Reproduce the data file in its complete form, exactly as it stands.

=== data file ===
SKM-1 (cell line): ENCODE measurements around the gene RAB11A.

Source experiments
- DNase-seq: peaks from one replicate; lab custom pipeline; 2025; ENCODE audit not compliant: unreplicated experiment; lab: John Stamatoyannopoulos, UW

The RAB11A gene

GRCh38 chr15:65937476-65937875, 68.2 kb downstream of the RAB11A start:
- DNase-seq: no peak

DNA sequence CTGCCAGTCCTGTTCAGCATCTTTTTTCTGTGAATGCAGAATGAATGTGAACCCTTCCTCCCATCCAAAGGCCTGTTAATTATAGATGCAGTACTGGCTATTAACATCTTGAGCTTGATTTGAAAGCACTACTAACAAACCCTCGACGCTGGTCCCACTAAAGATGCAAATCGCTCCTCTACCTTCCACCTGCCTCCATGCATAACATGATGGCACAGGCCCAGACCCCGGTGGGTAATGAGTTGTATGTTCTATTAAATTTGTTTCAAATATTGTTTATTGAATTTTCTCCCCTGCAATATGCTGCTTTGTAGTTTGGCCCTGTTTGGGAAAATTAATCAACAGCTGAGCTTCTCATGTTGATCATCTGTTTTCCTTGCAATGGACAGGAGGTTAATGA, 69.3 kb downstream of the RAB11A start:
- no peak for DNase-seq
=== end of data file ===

SKM-1 (cell line): ENCODE measurements around the gene RAB11A.

Source experiments
- DNase-seq: peaks from one replicate; lab custom pipeline; 2025; ENCODE audit not compliant: unreplicated experiment; lab: John Stamatoyannopoulos, UW

The RAB11A gene

GRCh38 chr15:65937476-65937875, 68.2 kb downstream of the RAB11A start:
- DNase-seq: no peak

DNA sequence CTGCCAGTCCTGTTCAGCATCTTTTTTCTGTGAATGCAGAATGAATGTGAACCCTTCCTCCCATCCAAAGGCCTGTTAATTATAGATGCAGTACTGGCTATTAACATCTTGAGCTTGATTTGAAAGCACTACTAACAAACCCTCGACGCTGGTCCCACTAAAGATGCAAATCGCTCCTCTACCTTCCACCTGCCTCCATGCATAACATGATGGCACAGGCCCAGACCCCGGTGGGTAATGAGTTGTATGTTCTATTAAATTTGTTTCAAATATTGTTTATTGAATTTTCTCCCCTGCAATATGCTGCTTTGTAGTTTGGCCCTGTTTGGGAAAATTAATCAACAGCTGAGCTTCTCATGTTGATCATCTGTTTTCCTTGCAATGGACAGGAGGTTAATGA, 69.3 kb downstream of the RAB11A start:
- no peak for DNase-seq